11. Do you plan to call someone else?
12. Do we have permission to collect the bees?
13. Is this your property? Give me specific directions to get to the swarm site.

 

Guide to Native Bees in North Carolina

Here is a “honey” of a bee book that can be a guide to the identification of some of the more than 500 “other” North Carolina native bee species visiting the flowers in pollination gardens or flower beds. This book is published and distributed by UNC Press for NC State Extension and is described as follows:

“Identifying bees on the wing is known to be tricky. The Bees of North Carolina: An Identification Guide is a beginner’s resource designed to help quickly and generally identify native bees in North Carolina. Developed by experts at NC State Extension, it provides an overview of some of the most common groups of bees in the state. The guide will help users learn to recognize bees according to key characteristics and, eventually, according to their overall appearance.”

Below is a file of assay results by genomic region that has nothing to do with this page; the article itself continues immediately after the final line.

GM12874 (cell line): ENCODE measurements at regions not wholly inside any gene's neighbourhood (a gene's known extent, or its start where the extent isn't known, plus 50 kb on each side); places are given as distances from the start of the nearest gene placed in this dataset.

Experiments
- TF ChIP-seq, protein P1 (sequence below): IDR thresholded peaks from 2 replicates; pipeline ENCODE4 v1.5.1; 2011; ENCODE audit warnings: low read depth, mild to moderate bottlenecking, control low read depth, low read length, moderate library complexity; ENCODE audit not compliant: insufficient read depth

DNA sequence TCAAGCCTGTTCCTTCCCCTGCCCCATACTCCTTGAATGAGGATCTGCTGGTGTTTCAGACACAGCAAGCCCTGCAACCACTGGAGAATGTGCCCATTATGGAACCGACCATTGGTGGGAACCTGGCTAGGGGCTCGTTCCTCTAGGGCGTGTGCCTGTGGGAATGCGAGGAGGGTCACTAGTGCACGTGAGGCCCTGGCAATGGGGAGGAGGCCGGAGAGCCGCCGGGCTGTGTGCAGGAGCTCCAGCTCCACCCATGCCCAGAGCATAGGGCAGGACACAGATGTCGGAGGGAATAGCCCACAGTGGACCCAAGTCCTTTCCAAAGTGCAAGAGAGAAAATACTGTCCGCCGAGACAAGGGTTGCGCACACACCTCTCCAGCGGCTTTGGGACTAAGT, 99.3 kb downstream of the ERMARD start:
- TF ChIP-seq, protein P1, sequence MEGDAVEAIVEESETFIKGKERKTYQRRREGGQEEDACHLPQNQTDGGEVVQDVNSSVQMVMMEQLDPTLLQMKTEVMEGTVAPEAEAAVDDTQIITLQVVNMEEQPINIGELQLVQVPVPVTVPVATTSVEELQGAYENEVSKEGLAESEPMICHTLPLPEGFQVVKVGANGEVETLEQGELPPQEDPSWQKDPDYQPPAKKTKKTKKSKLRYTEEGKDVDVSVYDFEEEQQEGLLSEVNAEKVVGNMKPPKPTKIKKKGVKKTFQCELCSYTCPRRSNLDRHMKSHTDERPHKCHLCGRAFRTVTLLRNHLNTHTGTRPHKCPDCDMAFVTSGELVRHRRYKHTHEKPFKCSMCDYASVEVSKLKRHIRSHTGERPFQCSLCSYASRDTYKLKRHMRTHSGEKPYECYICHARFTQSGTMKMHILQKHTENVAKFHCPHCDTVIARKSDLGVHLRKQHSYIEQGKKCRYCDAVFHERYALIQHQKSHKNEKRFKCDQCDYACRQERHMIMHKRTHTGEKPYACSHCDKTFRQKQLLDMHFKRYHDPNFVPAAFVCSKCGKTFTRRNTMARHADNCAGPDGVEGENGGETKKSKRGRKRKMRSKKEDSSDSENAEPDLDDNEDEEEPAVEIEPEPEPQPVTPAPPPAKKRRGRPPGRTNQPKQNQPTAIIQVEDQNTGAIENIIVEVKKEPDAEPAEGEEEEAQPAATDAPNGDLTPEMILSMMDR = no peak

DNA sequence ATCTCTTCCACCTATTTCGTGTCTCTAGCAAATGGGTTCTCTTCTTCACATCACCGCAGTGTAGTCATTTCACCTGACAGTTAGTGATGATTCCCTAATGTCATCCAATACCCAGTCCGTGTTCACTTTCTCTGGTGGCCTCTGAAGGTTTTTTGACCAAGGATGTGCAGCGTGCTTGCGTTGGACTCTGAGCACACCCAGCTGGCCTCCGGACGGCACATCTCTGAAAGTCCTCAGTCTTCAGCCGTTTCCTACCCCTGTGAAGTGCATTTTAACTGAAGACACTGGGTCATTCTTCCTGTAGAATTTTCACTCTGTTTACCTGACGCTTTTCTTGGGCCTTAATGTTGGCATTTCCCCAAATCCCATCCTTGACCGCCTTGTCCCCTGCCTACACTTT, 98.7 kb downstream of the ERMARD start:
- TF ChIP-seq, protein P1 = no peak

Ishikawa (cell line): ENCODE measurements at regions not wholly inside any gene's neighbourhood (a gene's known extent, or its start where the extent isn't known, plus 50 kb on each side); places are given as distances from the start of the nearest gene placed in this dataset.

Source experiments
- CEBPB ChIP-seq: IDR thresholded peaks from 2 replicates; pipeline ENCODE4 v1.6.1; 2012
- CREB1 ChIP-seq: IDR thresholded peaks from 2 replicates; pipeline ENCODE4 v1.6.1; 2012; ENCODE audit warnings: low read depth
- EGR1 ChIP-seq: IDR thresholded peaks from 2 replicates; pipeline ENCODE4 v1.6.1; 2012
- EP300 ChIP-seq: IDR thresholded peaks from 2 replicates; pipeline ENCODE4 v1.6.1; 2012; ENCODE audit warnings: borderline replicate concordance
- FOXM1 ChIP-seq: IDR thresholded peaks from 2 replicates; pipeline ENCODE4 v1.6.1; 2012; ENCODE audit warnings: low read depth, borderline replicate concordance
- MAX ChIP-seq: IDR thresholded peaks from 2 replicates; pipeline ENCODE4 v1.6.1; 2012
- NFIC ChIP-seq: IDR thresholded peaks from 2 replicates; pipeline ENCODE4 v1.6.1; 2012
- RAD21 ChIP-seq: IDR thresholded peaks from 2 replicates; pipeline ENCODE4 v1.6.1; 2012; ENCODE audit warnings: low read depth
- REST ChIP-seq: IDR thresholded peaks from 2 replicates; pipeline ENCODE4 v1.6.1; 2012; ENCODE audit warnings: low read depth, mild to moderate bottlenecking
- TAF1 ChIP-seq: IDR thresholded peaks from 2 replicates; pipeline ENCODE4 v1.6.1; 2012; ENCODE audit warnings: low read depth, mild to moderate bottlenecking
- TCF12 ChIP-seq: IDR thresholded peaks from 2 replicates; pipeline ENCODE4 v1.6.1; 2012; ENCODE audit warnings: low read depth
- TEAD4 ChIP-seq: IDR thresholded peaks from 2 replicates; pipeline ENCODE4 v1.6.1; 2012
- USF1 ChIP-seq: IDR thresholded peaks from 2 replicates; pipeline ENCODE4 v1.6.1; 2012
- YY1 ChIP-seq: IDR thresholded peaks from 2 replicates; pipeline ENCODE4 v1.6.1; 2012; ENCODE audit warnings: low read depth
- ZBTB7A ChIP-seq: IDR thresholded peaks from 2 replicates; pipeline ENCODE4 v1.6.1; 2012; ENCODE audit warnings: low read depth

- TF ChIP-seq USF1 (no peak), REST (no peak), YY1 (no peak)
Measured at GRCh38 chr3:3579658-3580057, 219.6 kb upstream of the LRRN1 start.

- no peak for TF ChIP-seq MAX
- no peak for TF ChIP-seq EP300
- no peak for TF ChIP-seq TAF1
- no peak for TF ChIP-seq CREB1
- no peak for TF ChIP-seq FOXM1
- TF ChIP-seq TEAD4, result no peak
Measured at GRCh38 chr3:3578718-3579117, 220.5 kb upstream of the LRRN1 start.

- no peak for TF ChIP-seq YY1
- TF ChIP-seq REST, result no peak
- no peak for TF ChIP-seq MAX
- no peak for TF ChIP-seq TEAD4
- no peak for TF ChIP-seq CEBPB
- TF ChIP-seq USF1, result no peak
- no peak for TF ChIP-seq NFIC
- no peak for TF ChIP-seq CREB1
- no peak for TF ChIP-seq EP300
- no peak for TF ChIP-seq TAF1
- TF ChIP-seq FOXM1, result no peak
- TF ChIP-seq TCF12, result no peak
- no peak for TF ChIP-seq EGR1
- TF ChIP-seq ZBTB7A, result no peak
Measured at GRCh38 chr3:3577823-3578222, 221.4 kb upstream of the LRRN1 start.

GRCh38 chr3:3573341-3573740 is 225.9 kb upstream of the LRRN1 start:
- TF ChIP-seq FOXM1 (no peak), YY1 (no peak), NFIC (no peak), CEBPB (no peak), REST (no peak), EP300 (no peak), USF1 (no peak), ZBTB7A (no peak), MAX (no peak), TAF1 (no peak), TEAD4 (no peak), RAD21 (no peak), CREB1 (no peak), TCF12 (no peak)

Thanks are due to authors Hannah Levenson, Graduate Research Associate, Entomology & Plant Pathology at NC State University and Dr. Elsa Youngsteadt, Assistant Professor, Extension Urban Ecology Specialist, for this excellent publication. The authors mention that even in December and January, you may often see Small Carpenter Bees (Ceratina), Sweat Bees (Lasioglossum) and Metallic Green Sweat Bees (Augochlora) out foraging with your honey bees on warm days.

The guide is available now to download as a FREE pdf file HERE

Paperback copies will be available from UNC Press for $14 in January 2020 and are available for pre-order HERE

Here are a few selected images of native bees that have visited our Burlington apiary and garden.

Female Cuckoo Leafcutter bee (Coelioxys) on Anise hyssop (Agastache foeniculum)

Mining Bee (Andrena) on Serviceberry (Amelanchier arborea)

Long-horned bee (Melissodes bimaculatus) on Mexican Sunflower (Tithonia rotundifolia)

Metallic Green Sweat Bee (Augochlora) on Cranesbill Geranium (Geranium maculatum)

Sweat Bee (Halictus ligatus) on Black-eyed Susan (Rudbeckia hirta)

American Bumble Bee (Bombus pensylvanicus) nectaring on Giant Blue Lobelia (Lobelia siphilitica)

Flowering in Alamance County, NC